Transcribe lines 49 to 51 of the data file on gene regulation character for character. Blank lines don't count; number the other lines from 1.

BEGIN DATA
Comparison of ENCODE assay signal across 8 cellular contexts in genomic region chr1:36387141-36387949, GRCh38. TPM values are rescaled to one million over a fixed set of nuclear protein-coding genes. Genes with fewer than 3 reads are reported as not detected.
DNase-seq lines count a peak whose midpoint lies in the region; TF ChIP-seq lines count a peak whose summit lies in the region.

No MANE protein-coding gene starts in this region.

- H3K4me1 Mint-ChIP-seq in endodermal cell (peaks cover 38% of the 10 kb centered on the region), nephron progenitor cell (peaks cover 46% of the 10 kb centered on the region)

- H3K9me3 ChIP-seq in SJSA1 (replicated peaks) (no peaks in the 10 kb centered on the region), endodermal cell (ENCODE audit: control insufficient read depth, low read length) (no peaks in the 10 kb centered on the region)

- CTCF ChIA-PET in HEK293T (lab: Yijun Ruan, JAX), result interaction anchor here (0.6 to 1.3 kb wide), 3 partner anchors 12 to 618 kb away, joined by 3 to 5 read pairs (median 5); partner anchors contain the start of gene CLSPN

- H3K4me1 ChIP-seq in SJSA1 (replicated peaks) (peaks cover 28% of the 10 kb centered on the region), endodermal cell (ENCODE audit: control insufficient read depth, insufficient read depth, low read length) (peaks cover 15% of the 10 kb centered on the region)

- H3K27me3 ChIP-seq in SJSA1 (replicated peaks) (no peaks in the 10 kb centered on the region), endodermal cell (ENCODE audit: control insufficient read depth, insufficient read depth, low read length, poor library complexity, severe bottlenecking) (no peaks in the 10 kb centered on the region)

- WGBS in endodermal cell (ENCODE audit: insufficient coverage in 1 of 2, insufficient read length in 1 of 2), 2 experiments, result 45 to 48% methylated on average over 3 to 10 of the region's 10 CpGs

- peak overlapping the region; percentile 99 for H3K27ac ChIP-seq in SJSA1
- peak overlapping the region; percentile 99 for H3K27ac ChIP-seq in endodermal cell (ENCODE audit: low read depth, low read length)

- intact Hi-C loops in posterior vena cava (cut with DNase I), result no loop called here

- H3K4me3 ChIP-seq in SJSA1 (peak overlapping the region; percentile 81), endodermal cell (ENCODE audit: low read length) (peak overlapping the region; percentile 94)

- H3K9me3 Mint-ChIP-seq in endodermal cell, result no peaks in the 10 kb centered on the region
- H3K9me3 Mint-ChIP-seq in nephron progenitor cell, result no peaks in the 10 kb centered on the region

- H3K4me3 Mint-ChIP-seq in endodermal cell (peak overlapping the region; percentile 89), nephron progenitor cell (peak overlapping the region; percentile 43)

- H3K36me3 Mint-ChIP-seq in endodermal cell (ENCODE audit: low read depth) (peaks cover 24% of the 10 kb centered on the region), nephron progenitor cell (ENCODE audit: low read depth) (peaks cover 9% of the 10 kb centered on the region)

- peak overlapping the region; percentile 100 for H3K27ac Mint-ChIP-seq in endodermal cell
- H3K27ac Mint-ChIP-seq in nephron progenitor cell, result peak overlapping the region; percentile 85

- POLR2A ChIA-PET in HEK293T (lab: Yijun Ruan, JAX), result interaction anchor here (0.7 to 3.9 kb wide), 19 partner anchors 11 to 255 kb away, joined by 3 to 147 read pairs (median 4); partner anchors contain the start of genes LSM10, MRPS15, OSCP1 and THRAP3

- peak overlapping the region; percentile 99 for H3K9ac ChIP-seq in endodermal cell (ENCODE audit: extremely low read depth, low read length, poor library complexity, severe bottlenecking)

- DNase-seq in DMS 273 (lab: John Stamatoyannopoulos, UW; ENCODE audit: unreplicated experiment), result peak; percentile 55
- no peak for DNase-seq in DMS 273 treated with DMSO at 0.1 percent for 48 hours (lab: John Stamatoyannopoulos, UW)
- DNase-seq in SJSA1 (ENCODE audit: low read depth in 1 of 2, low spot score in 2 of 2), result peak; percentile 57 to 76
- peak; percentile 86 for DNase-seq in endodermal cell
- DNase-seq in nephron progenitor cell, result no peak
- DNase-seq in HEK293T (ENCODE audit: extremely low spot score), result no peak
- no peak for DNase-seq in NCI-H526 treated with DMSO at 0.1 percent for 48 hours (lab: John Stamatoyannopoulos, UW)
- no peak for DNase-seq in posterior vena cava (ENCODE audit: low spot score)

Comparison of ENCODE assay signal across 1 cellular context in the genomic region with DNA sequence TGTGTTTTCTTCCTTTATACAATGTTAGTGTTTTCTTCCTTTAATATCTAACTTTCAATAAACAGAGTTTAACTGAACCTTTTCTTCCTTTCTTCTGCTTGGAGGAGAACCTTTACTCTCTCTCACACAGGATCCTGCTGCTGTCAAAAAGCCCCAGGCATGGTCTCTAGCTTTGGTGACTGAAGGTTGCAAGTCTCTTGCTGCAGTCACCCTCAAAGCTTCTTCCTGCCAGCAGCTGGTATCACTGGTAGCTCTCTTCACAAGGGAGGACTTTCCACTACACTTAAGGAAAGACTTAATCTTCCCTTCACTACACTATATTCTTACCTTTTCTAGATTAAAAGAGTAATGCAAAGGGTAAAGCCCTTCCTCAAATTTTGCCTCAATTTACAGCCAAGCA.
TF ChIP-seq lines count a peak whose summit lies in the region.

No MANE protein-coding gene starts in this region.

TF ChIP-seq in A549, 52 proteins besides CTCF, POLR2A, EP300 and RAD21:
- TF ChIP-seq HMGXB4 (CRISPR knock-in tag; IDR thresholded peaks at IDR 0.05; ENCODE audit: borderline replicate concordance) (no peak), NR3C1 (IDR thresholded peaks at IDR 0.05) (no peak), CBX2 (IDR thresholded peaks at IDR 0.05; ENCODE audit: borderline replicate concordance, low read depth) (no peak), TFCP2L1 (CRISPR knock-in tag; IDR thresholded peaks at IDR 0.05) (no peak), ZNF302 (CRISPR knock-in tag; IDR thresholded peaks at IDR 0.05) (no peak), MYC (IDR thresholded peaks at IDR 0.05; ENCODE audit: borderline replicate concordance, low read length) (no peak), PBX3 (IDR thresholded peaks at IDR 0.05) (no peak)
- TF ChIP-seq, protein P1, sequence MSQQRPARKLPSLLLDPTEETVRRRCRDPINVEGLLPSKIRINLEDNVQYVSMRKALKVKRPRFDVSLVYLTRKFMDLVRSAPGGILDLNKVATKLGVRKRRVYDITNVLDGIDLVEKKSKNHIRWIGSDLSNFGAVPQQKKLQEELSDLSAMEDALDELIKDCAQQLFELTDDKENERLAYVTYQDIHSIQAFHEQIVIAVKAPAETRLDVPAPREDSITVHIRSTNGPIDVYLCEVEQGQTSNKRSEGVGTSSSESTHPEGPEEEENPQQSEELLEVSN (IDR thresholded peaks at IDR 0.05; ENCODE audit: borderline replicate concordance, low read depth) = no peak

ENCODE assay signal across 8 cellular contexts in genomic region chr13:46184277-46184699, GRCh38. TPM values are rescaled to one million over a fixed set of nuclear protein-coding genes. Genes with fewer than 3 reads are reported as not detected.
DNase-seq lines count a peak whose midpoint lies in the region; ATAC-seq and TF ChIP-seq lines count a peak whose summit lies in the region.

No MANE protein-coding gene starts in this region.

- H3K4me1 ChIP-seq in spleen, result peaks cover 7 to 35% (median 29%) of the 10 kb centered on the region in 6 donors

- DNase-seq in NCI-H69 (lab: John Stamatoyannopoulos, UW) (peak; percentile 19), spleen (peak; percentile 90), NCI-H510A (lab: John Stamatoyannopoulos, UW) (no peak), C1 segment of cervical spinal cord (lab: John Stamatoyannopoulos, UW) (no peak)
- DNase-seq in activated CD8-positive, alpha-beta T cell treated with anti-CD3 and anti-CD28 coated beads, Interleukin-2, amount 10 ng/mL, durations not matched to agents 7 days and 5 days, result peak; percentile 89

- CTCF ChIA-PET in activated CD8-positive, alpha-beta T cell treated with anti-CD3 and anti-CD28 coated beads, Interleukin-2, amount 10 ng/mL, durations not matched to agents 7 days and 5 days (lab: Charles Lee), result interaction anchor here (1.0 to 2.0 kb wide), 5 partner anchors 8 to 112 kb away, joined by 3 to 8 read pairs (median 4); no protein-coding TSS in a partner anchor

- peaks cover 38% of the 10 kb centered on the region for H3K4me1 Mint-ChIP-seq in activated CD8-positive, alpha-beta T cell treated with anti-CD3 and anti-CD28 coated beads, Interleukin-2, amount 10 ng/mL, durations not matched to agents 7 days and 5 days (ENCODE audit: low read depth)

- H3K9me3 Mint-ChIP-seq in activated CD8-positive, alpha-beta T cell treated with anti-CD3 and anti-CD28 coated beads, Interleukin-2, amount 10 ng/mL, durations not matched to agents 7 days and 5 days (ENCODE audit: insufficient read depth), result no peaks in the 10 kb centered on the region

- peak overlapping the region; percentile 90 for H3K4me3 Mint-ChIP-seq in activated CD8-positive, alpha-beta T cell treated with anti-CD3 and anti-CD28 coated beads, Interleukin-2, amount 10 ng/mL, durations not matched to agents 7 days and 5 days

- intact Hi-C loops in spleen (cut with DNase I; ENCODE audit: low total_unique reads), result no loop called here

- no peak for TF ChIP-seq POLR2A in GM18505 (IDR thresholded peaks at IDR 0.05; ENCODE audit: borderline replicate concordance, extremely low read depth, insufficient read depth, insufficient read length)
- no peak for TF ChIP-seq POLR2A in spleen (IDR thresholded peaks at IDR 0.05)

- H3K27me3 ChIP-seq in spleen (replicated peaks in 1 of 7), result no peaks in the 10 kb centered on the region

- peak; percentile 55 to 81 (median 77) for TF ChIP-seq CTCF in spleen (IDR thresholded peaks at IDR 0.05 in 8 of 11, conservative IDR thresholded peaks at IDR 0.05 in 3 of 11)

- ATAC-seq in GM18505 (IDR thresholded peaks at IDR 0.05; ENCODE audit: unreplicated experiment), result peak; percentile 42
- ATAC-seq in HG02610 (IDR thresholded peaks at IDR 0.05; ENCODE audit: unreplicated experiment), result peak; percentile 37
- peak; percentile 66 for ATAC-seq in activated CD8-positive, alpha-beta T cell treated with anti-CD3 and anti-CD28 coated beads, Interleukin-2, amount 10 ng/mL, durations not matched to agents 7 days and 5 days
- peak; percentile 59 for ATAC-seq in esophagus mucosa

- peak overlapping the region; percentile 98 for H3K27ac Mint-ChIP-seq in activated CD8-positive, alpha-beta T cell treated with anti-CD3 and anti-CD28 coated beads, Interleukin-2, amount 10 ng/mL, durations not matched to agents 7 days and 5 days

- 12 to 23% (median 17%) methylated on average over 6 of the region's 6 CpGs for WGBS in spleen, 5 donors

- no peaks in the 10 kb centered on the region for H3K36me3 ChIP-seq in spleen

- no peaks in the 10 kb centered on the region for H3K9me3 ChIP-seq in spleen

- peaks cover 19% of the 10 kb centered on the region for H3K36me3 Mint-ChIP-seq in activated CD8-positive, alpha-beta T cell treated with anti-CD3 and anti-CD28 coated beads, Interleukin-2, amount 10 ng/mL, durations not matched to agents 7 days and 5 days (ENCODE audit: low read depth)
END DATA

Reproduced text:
- H3K27me3 ChIP-seq in spleen (replicated peaks in 1 of 7), result no peaks in the 10 kb centered on the region

- peak; percentile 55 to 81 (median 77) for TF ChIP-seq CTCF in spleen (IDR thresholded peaks at IDR 0.05 in 8 of 11, conservative IDR thresholded peaks at IDR 0.05 in 3 of 11)

- ATAC-seq in GM18505 (IDR thresholded peaks at IDR 0.05; ENCODE audit: unreplicated experiment), result peak; percentile 42